Here’s why the Gulf needs more institutional investors
Institutional investors are the backbone of Western capital markets where they account for most dealing and hold a lion’s share of tradable assets. Institutions typically pool money from various sources, particularly retail investors.
Typical institutional investors include pension funds, insurers, and various fund managers. Institutions play an important role as financial intermediaries. By pooling capital, they can both reduce its cost and manage these funds better. Due to their scale, resources, and fiduciary mandates, institutions tend to increase the efficiency of capital allocation, which is important for economic development. Mobilizing capital efficiently is good for productivity and, ultimately, for growth.
Most institutions have long-term liabilities and they can predict with reasonable accuracy when they have to make payments. This allows them to offer funding with significantly longer terms than banks, which makes them a source of stability and continuity in capital markets.
While institutional investors, especially collective savings vehicles, dominate Western capital markets, their nature and scale are different in the Gulf. Gulf Cooperation Council institutions are primarily made up of various sovereign funds, some financial corporations, state-owned enterprises, and family offices. While many are substantial entities, the role of Western-style collective savings vehicles remains very modest.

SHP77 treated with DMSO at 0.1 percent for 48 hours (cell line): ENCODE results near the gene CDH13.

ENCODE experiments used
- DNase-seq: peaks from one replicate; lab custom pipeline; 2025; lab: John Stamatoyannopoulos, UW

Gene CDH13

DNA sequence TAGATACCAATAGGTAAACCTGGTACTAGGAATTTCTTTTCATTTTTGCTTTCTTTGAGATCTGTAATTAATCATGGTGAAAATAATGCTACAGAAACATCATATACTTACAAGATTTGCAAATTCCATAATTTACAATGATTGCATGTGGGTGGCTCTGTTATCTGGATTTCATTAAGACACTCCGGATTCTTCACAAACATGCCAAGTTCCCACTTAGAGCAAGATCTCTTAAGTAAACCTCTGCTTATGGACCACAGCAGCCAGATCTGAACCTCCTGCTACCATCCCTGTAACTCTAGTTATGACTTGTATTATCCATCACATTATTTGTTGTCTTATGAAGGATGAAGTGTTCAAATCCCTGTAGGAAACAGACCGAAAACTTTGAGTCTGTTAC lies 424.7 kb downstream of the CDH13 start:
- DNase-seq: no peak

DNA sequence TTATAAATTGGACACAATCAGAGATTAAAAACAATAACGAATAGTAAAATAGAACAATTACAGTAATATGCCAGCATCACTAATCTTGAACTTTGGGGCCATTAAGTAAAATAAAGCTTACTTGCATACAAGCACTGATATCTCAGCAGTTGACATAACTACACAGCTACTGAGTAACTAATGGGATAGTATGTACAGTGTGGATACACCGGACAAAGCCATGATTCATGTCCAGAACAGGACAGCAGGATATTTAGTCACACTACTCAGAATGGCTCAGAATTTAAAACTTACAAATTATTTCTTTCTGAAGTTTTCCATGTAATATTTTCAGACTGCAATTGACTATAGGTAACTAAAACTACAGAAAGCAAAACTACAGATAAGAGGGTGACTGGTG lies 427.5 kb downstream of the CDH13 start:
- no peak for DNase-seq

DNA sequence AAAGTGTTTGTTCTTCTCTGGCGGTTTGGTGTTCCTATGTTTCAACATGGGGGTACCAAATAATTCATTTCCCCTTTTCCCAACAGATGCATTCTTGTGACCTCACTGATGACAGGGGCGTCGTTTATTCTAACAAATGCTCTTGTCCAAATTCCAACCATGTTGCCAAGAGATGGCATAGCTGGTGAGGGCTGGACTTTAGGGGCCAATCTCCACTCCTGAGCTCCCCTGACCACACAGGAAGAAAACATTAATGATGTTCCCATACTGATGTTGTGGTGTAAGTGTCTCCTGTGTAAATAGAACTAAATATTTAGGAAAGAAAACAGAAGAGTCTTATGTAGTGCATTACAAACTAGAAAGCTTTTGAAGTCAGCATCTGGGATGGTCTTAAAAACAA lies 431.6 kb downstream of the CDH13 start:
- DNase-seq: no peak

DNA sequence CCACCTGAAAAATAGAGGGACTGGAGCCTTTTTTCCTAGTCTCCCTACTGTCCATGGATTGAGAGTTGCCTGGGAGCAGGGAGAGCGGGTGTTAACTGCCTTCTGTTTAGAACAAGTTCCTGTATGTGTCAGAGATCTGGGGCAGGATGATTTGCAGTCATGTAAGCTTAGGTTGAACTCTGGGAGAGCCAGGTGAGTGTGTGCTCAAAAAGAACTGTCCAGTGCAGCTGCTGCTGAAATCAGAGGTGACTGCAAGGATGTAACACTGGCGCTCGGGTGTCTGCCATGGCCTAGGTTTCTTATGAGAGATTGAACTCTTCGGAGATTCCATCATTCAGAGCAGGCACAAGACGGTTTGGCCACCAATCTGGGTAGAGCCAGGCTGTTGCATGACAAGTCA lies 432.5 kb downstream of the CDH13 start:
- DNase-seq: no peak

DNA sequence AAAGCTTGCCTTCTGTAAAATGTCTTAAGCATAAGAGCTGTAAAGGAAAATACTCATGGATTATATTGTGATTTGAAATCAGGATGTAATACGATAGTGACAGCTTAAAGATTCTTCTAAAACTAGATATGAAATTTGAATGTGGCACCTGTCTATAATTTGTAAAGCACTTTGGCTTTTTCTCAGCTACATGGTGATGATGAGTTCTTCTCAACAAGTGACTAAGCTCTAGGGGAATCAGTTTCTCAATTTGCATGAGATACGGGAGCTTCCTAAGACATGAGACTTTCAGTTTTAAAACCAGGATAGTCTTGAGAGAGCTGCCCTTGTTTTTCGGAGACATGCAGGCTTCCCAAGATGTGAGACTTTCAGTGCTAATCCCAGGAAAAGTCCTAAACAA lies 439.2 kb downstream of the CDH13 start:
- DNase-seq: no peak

The insurance sector still lags behind the global norm, while government funds dominate the pension industry. Some, typically larger, companies offer thrift schemes but these are not necessarily professionally run or regulated. Similarly, voluntary pension saving is possible through a growing number of products and platforms. But, again, this category is typically not formally regulated, especially not under a framework designed for pension savings. As a result, their capital is not necessarily managed on the same basis as conventional pension funds.
The role of collective savings vehicles is likely to remain one of the main differentiators between GCC capital markets and their Western counterparts for the foreseeable future. Government pension and social insurance funds are the second largest category of GCC institutional investors after sovereign wealth funds. Their total assets were estimated at roughly $600bn in 2020.
But their contribution to the capitalization across Gulf stock markets is only roughly five percent. Also, many public pension systems face actuarial deficits while the existing funds per citizen falls short of advanced Western economies. A 2015 survey by professional services firm EY found that GCC pension fund holdings were a quarter of the region’s gross domestic product with average holdings of some $15,000 per citizen, while the UK figure was more than four times this.
Some regional pension funds have set up dedicated asset management companies, such as Hassana in Saudi Arabia and Osool in Bahrain, to professionalize management and boost returns. By contrast, occupational pension funds or voluntary retirement schemes have a relatively marginal presence in Gulf markets, partly because of the relative absence of regulation and policy incentives.